Dr. Axe shared that Ii you’re a fan of Tex-Mex but trying to eat more nutritiously, it can be a little tough to stay on track — so many white flour tortillas! But I have a delicious, healthy alternative that is seriously better than anything you can buy in stores: zucchini tortillas. These feature arrowroot and coconut flours, making them suitable for people avoiding gluten and grains. But best of all, these zucchini tortillas have flavor baked right into them — that means a taste of paprika, cumin and chili powder in every bite.
The “Let’s Move” Campaign shared that children who are overweight or obese can be undernourished at the same time if the foods and beverages they consume are not very nutritious in terms of vitamins and minerals. Nutrition deficiencies impair brain development and cognitive functioning, including learning. Energy needed for optimal child growth and development is impacted by diet.
Obesity increases the likelihood of certain diseases and health problems, such as:
- Heart disease
- Type 2 diabetes
- Sleep apnea and respiratory problems
- High blood cholesterol
- Gynecological problems
- Liver and gallbladder disease
Obese children also face more social and psychological problems, such as discrimination and poor self-esteem, which can continue into adulthood.
Children who are not physically active, regardless of their weight status, have more behavioral and disciplinary problems, shorter attention spans in class and do not perform as well in school compared to active children.
The Okinawa diet is named after the largest island in the Ryukyu Islands in Japan. History buffs might recognize the name from the Battle of Okinawa, fought during World War II. But these days, there’s another reason it’s in history books: Okinawa’s people live a really, really long time.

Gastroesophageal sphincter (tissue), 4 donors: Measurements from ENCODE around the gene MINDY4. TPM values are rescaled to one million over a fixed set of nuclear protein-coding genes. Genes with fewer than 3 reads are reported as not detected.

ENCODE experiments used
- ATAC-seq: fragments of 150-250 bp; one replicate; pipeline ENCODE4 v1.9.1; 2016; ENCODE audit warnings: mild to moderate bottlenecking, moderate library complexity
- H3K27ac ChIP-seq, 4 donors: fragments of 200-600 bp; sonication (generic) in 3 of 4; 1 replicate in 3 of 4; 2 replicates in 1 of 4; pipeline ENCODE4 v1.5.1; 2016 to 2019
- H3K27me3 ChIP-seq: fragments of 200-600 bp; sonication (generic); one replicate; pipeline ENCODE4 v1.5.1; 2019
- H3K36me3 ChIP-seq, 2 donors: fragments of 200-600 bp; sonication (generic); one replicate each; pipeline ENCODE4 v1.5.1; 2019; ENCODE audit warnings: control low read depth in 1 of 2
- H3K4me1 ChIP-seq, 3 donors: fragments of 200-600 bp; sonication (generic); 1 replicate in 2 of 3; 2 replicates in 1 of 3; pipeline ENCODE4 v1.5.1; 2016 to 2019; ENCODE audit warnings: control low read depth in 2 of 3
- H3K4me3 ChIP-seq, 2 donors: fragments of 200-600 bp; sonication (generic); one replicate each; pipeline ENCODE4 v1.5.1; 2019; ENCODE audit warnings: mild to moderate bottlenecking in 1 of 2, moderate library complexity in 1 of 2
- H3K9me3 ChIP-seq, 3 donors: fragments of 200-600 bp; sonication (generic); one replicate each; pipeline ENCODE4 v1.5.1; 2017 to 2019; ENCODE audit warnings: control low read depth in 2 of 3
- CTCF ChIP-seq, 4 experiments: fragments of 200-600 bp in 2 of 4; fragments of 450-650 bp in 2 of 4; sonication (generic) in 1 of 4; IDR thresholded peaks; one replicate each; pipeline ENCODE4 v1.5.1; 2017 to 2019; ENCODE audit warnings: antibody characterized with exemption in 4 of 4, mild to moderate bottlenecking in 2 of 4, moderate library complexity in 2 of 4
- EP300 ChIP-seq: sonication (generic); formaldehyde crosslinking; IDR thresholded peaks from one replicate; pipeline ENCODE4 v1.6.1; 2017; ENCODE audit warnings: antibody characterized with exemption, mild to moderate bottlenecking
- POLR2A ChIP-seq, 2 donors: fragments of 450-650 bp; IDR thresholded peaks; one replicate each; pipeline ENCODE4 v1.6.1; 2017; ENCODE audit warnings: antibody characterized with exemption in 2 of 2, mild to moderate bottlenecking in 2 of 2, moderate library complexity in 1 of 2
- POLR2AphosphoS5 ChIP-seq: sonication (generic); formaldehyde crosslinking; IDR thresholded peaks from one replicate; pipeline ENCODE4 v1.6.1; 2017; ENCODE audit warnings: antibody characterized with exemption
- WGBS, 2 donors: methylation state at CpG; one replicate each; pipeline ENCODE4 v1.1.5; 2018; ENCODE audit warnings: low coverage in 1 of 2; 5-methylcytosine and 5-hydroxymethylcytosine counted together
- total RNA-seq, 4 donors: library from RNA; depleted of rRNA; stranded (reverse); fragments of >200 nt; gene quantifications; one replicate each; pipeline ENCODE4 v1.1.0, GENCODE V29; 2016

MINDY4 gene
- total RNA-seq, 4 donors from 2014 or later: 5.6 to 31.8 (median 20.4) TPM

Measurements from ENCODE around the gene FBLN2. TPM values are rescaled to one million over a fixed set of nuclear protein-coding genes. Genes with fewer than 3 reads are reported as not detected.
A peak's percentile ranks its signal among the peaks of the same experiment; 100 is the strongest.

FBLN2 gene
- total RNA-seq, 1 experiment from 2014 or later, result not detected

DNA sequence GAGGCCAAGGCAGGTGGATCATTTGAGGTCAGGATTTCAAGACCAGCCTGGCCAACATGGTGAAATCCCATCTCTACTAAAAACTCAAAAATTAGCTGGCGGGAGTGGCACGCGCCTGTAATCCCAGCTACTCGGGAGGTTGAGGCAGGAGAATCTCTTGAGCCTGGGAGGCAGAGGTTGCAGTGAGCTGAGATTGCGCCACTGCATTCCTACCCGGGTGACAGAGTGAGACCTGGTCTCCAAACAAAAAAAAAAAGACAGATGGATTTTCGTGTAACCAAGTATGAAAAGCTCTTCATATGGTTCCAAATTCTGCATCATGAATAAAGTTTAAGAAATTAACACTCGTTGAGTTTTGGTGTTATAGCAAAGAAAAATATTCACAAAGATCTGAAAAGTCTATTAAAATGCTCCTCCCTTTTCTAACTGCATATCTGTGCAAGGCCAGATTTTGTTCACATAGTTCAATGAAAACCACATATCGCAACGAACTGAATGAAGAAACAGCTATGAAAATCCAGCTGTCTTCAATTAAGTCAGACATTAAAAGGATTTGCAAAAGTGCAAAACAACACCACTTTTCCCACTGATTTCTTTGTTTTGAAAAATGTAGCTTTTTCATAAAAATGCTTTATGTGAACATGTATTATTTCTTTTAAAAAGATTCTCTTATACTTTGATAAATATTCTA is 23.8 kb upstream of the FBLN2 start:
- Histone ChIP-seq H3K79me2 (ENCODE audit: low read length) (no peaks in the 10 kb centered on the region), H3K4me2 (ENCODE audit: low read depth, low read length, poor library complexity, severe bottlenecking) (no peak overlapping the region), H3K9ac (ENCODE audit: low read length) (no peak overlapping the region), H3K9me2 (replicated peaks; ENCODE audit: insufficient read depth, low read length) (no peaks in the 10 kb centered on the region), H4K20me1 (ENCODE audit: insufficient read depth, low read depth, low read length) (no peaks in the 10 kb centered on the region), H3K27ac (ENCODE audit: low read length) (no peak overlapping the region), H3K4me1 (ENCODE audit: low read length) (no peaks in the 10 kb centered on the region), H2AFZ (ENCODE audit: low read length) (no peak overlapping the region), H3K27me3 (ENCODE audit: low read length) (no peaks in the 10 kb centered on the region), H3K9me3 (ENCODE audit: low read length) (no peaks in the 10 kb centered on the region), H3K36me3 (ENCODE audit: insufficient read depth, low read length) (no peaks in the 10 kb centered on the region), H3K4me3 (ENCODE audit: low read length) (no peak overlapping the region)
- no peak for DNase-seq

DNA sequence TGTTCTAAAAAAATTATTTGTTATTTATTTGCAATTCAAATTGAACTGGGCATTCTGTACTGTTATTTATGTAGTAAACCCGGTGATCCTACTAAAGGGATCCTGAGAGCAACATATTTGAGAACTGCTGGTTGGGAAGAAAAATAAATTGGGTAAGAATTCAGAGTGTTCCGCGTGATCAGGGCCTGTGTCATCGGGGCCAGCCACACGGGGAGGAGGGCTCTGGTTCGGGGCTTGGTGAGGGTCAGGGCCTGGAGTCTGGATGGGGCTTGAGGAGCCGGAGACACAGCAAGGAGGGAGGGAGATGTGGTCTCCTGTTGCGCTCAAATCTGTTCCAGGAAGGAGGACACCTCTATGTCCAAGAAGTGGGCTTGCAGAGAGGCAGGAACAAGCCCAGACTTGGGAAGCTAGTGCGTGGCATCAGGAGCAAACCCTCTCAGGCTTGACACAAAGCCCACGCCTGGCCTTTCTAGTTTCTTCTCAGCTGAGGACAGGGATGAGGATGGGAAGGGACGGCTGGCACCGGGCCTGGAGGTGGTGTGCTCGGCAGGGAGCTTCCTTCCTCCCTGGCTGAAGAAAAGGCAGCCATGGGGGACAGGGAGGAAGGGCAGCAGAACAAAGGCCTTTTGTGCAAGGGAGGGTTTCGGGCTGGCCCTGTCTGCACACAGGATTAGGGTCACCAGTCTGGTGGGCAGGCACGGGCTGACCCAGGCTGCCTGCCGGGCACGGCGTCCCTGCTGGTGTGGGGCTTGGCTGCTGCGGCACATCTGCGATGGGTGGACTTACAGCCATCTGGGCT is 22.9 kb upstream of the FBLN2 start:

While the average life expectancy in the United States is 78.8 years, it’s 84 years old in Japan – and five times as many people from Okinawa live to be 100 years as their peers in the rest of the country. Researchers have studied the Okinawa’s residents for years, and the answer lies both in the typical Okinawan diet and the islands’ attitude toward eating.
What Okinawans Eat
The Okinawa diet gets back to basics. It emphasizes a diet rich in yellow, orange and green vegetables. While rice is ubiquitous with mealtime in Japan, they skimp on the grains and focus instead on the purple sweet potato. Meat (including pork), dairy and seafood are eaten in small amounts, and there’s an emphasis on soy and legumes.
The entire diet is quite low in sugar and grains – Okinawans consume about 30 percent less sugar and 15 percent fewer grains than folks in the rest of Japan.
Healthy Lombard provides a special summer program to promote healthy children and to fight childhood obesity. On August 14, 2016, 2XL Powerlifting LLC, and training subcontractor Ironclad LLC, hosted a ‘StrongKids’ program consisting of a series of ‘strongman’ style challenges. The StrongKid program was sponsored by GNC.
We were asked to refrain from videoing or taking pictures of the kids without permission.
The program was added to the end of the summer long program and, with it being the day before school, was lightly attended. However, it gave the team the chance to pay closer attention to those who did attend.
One treat is in the video above. A couple was watching everything from Frankie’s Deli nearby. They came and introduced themselves – he is a pilot for a major airline and avid golfer, she is an air traffic controller and, yep, she lifts. Their names are excluded by request.
The Healthy Apple decided to give things a try…
GNC provided bags of goodies!
We all got a bit of sun, some a little more than others.
Finally, Jacob Stone took a turn at the events: